Adrian Whelan (AW): Why is the International Organization of Securities Commissions (IOSCO) best thought of as the ‘Basle Committee for Securities’?
Martin Moloney (MM): In one sense it is similar. IOSCO during the 1990s and the early 2000s rolled out a range of standards covering all the major areas of securities markets-related activities. It is a critical part of what we do now that we keep those standards up-to-date and we adapt them to technological and financial innovation. That is a full-time job itself. But it’s not our only job.
Something we also do, which is not as much of a focus for other global standard setting bodies is that we provide capacity building support on a substantial scale to the securities regulators all over the world, in large and small jurisdictions and in developed and emerging markets. This is a huge commitment for us and it means that we are constantly working to help securities regulators communicate effectively with each other, learn the lessons of each other’s experiences and build a global cohort of securities regulators with a shared understanding of emerging risks and good regulatory practices.
In addition to that, a key part of our work in the last decade has been to deal with the consequences of non-bank financing relentlessly moving towards eclipsing bank financing in the terms of influence in the global economy. That transition is far from complete, but it puts a huge focus on the impact of securities markets on the resilience of the global financial system. A global financial system that can resist shocks like COVID-19 and the Global Financial Crisis of 2008-10 as well as lesser shocks like the taper tantrum is a must.
What we can’t have is that shocks within the financial system turn into depressions in the real economy. That would make the global economy far too vulnerable. There will, of course, be shocks to the financial markets. Everyone active in markets knows they are volatile. They can be driven by sentiment into sudden adjustments. Those sudden adjustments need to be able to happen without turning into damage to the real economy. We work hard with the Financial Services Board to build policy frameworks which help to make the system more resilient. We do all of that from our headquarters in Madrid – not Basle – like other standard setters – and with the close engagement of our members from all around the world.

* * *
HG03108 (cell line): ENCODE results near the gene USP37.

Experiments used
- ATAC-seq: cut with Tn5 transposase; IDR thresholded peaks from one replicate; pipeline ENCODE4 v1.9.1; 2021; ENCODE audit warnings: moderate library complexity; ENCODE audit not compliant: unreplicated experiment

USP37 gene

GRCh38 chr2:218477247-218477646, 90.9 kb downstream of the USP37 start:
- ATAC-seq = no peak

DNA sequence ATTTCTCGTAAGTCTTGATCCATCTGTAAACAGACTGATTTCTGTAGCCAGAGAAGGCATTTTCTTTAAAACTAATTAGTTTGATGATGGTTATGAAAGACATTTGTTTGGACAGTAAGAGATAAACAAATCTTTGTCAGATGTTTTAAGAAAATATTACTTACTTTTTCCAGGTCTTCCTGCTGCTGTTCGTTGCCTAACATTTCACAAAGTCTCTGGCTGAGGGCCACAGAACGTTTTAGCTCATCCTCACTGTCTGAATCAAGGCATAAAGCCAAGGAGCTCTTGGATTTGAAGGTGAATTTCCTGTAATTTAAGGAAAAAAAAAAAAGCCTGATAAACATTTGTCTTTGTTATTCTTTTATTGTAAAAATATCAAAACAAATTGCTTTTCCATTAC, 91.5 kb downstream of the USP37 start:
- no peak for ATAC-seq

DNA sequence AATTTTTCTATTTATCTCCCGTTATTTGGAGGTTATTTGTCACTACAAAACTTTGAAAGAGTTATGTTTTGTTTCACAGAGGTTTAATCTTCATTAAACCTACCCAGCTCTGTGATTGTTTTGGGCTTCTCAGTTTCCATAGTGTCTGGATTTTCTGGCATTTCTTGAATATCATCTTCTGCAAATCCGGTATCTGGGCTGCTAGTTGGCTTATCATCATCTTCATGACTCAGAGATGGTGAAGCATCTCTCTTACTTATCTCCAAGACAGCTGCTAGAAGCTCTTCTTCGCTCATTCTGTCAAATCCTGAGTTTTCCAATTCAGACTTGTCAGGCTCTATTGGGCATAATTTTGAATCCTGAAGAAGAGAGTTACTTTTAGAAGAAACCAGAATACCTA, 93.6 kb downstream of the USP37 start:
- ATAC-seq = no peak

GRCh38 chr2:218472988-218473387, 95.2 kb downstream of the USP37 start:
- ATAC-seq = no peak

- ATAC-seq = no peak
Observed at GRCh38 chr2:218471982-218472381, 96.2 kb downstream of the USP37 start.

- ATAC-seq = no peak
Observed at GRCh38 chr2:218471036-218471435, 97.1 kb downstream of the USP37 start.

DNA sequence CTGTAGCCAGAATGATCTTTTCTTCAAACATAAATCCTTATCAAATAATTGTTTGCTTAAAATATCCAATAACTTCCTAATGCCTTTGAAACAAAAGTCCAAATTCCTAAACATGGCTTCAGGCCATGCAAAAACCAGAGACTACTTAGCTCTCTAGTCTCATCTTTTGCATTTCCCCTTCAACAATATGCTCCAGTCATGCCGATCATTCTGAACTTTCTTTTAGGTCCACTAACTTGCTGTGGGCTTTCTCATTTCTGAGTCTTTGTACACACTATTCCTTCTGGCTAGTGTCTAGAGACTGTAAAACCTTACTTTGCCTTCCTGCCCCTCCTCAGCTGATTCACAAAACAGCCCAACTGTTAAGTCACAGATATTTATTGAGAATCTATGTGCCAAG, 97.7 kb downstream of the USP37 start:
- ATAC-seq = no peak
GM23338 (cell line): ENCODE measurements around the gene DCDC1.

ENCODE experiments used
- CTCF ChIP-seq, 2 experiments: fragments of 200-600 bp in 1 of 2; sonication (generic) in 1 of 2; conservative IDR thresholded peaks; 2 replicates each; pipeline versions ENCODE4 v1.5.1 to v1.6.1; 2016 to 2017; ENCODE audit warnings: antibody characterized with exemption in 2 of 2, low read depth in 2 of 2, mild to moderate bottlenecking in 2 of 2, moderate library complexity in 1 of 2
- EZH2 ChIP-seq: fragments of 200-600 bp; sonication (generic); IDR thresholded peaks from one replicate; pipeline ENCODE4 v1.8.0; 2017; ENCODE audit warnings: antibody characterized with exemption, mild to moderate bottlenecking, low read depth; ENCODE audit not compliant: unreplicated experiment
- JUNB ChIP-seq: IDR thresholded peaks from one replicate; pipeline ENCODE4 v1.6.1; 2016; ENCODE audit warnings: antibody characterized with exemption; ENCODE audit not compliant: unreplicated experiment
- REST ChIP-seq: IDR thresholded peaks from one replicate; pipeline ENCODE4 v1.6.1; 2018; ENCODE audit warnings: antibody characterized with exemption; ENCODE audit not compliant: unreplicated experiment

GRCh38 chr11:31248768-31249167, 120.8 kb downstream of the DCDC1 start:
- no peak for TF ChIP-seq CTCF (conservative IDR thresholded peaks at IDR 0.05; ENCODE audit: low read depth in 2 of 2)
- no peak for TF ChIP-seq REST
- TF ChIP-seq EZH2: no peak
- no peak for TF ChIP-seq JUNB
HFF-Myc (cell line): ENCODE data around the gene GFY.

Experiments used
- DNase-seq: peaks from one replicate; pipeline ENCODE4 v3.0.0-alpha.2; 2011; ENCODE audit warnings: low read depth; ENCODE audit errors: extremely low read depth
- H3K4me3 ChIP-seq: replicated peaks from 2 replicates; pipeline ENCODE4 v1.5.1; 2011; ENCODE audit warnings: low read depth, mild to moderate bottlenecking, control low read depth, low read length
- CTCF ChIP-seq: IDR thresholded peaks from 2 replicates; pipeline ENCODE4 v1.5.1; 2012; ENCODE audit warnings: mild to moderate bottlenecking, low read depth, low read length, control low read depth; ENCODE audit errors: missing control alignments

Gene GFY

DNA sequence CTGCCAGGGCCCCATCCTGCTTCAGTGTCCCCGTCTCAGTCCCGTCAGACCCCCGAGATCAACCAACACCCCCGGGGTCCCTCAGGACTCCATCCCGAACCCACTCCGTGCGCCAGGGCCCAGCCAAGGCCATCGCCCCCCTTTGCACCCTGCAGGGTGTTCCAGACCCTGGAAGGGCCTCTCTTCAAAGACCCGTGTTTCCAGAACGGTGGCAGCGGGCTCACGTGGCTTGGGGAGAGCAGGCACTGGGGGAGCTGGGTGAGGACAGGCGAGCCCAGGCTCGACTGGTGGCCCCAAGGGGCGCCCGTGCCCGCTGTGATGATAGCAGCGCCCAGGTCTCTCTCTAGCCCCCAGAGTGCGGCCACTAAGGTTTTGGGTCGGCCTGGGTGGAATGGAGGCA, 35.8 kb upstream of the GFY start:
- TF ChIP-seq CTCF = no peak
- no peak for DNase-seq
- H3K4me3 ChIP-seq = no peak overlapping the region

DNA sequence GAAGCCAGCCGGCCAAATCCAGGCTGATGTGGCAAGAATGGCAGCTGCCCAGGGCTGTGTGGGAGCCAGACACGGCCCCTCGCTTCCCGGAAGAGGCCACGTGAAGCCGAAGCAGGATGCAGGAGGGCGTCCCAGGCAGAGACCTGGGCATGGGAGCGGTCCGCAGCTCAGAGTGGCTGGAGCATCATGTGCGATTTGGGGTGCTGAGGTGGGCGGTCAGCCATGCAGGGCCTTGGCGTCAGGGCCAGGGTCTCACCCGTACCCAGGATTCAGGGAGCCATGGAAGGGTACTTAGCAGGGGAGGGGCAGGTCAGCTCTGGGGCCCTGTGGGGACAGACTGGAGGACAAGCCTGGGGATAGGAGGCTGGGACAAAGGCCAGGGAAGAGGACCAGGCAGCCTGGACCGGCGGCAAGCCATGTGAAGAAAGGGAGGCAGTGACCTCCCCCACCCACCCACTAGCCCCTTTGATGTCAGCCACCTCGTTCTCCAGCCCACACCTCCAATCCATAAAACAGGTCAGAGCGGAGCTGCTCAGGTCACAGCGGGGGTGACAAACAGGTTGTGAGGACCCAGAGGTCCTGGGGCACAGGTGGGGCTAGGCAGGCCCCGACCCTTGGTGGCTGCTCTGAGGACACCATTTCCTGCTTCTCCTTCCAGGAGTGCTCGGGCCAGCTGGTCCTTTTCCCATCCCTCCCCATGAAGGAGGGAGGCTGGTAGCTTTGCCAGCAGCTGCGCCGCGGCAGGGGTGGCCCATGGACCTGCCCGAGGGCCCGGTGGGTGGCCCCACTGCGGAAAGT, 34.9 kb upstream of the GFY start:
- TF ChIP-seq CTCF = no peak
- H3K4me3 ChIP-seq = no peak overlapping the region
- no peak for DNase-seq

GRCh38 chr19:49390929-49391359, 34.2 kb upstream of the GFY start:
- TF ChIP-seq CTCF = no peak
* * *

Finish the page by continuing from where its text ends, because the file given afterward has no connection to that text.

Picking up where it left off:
AW: What is your key ambition for IOSCO for 2022?
MM: 2022 is going to be a major turning point for the asset management sector, if we are successful in what we plan for this year. Our ambition is to prove that we can generate global standards related to sustainable finance issues that can be adopted across the world. We want to set a baseline for the industry and the markets meeting that urgent demand that is out there on the part of investors to be able to have a sustainable finance-focused investment mandate delivered on with confidence and transparency. A particular issue we will focus on is climate-related disclosure by primary market issuers. The new International Sustainability Standards Board, set up by the International Financial Reporting Standards, will develop the standard and IOSCO will go through a careful endorsement process to see if it is fit for purpose. On that basis, we would hope that in 2023 jurisdictions will look favourably on adopting this standard. If we are successful, this will be transformational for financial markets in terms of their ability to respond to insistent investor demand in this area.